I expect reports on water being wet any day now. From the 28 JUN NavyTimes and other places;
An independent probe into the state of the U.S. Navy's surface force has found widespread, systemic dysfunction in its manning, readiness and training, and repudiates much of the service's high-level decision-making in the last decade.Good googly moogly. All the Navy needed to do is pay for Skippy-san and myself to lock ourselves away in a conference room in Singapore for a weekend and we would have told them the same thing years ago for 1/10th the price. Or they could have read our blogs.
The report - commissioned by Adm. John Harvey, the Fleet Forces commander, and produced by a seven-member panel led by retired Vice Adm. Phillip Balisle that included two serving rear admirals - warns that unless the Navy mends its ways, it will continue to see surface ships condemned in inspections and sail unready to fight.
Although sailors and Navy observers have pointed before to many of the problems and trends that Balisle's "fleet review panel" uncovered, the report provides the clearest, most detailed look yet at how a preoccupation with saving money drove the surface Navy to a low point.
"It appears the effort to derive efficiencies has overtaken our culture of effectiveness," the Balisle report says. "The material readiness of the surface force is well below acceptable levels to support reliable, sustained operations at sea and preserve ships to their full service life expectancy. Moreover, the present readiness trends are down."
How did it happen? Driven by top-level pressure to be as efficient as possible, Navy leaders in the early 2000s made a series of interrelated decisions to cut sailors, reform training, "streamline" fleet maintenance and take other steps in keeping with the philosophy then en vogue of "running the Navy like a business."
The fleet organized itself into layers of "enterprises," which thickened already legendary layers of military bureaucracy and made command relationships difficult to understand, the panel found.
In summary; give the COs what they need to take care of their ships. Cut the bloated shore bureaucracy. Stop the happy talk, that is how you got here. Exhibit 1.
Chief of Naval Operations Adm. Gary Roughead said that the move to "optimal manning" made practical sense earlier this decade, but "changes to the structure ashore, changes in some of the oversight functions" have come to hurt ships' ability to train, do maintenance and fight."That is not clear and direct talk. That ignores facts. Why not just say that we made a mistake? It never made sense. Never at the pier. Never in the wardroom. Clark, Mullen, Roughead - this is your baby; name it and claim it.
Between 1994 and 1999, about 3.5 percent of ships failed inspections by the Board of Inspection and Survey, Balisle's commission found. From 2005 to 2009, almost 14 percent of ships failed. Not only does this hurt the fleet of today, it means the Navy can't keep around the ships it says are vital to building its hoped-for fleet of at least 313.See that years of service? The Terrible 20s just got worse.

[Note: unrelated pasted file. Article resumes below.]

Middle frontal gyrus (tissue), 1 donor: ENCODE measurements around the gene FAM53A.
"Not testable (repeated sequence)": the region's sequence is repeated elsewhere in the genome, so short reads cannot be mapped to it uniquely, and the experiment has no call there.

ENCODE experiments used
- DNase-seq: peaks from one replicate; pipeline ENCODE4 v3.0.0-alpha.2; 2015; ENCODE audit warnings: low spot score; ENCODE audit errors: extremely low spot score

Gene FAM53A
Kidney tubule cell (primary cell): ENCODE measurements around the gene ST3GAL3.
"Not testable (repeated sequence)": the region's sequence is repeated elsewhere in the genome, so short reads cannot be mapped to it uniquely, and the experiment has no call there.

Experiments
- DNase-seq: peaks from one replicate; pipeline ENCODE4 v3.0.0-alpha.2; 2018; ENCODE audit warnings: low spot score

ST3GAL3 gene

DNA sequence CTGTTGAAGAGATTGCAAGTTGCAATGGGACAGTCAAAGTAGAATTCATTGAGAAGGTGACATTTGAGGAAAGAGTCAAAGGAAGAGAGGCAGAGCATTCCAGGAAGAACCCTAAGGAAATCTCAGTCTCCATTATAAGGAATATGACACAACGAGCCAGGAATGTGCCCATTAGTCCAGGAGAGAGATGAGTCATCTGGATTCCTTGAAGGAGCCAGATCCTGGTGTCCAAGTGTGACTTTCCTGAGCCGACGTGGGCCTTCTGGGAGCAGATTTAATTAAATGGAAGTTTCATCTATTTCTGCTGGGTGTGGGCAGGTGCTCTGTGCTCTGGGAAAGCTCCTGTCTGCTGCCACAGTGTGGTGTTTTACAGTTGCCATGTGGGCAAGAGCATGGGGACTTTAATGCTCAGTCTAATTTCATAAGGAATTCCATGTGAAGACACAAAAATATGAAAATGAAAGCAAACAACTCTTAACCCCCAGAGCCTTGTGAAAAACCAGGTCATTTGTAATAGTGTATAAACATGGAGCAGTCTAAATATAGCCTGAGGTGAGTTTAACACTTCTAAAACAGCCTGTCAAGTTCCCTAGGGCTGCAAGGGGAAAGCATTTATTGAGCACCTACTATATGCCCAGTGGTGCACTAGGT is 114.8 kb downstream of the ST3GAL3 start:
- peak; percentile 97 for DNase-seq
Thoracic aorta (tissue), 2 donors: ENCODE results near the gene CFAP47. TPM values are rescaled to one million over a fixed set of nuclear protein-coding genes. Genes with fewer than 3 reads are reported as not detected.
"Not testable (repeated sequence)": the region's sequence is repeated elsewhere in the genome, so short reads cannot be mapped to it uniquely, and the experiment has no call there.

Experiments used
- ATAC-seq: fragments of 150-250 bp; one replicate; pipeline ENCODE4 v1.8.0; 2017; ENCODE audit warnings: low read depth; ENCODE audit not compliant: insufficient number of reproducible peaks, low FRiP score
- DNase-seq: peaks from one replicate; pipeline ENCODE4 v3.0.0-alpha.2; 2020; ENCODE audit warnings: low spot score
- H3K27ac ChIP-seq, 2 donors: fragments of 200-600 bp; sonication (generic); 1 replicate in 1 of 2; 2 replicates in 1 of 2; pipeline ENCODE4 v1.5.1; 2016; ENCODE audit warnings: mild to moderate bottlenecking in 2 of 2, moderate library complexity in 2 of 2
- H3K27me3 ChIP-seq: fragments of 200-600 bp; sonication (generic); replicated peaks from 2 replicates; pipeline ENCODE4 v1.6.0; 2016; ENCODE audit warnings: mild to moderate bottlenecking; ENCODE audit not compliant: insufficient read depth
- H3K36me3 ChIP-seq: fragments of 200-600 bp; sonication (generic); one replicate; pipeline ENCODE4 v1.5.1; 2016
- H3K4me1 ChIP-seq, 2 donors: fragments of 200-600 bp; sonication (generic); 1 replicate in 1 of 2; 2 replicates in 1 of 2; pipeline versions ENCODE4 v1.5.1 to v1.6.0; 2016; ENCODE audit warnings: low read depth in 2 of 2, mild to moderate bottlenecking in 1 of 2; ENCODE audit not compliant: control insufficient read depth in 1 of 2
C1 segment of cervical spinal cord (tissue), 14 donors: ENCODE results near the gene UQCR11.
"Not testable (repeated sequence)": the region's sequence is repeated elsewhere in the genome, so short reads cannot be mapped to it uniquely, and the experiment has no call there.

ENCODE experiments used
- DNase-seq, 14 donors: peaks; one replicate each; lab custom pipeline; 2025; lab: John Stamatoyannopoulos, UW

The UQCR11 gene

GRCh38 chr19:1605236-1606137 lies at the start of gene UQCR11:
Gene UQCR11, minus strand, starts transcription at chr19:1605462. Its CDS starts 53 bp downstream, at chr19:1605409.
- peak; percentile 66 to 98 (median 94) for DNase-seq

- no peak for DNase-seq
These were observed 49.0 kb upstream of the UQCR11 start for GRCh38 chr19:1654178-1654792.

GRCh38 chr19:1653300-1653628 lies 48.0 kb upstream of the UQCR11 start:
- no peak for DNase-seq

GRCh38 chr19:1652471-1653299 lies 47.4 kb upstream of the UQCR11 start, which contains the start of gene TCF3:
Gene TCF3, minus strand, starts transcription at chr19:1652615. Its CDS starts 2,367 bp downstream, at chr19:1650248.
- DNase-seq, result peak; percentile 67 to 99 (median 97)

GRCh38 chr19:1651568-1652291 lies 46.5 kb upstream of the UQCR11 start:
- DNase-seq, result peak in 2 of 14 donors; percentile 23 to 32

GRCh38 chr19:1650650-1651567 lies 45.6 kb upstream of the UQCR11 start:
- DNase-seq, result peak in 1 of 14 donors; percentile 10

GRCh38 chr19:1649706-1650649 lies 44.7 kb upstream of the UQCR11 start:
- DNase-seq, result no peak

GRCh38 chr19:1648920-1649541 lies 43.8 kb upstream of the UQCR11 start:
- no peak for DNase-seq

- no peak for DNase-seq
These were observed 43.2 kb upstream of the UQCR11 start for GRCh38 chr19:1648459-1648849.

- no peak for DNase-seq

"Independent reports indicate that if the surface force stays on the course that it is presently on, DDGs will achieve 25-27 years of service life instead of the 30 years planned and 40 years of extended service life desired," the report says.
Even the highest-profile and most vital system aboard the Navy's front-line warships - Aegis - fails much more often than panel members expected; technical problems with cruisers' and destroyers' SPY-1 radars have gone up by 45 percent since 2004, the report said. But because of smaller crews, poor training and the complicated bureaucracy of getting repairs or replacement parts, many ships sail while "consciously accepting degradation."
Where is accountability?
For half a decade, there have been outstanding officers, SWO and EDO who have been telling me their tale of woe. If this is a shock to the CNO in 2010 then it is his fault. I am just a garden variety, work-a-day retired CDR. On active duty, I was just the guy stage right on CNO calls - and I knew this. Why did I know this? I watched, listened, and asked.
But Mueller would not comment on specific recommendations in Balisle's report, including precise numbers for how many sailors the panel thinks the Navy needs: 4,496 new sea billets and 2,028 shore and maintenance billets, for a total of 6,524 new billets. Those numbers are based on an overall recommendation that surface ships be automatically manned at 110 percent over their base level, to account for the roughly 8 percent effective loss of crew the committee discovered across the board.Once again - I can help you find those billets to shift from shore to sea - you just have to be willing to accept some high-freq squealing. Sailors belong on ships; ships belong at sea.
The USMC in the last few years did a scrub of those Marines who had not deployed in the last few years. We should do the same. Examine the billets and designators that they come from. That can help justify what needs to be done. And yes, because it is THU - start by cutting 66.66% of these billets and related ones throughout the Fleet. You'll save a bundle of money on TAD as well - enough to send more Sailors to schools to do things like teach you fix radars and repair pumps.
What 4-star comes out of this looking good? Admiral Harvey - he is the one that charged Balisle with assessing fleet readiness last September. Methinks he knew this was a problem for years. This is the only way to get the word out without being crushed. We all have our place in the Navy ecosystem. BZ to him as well.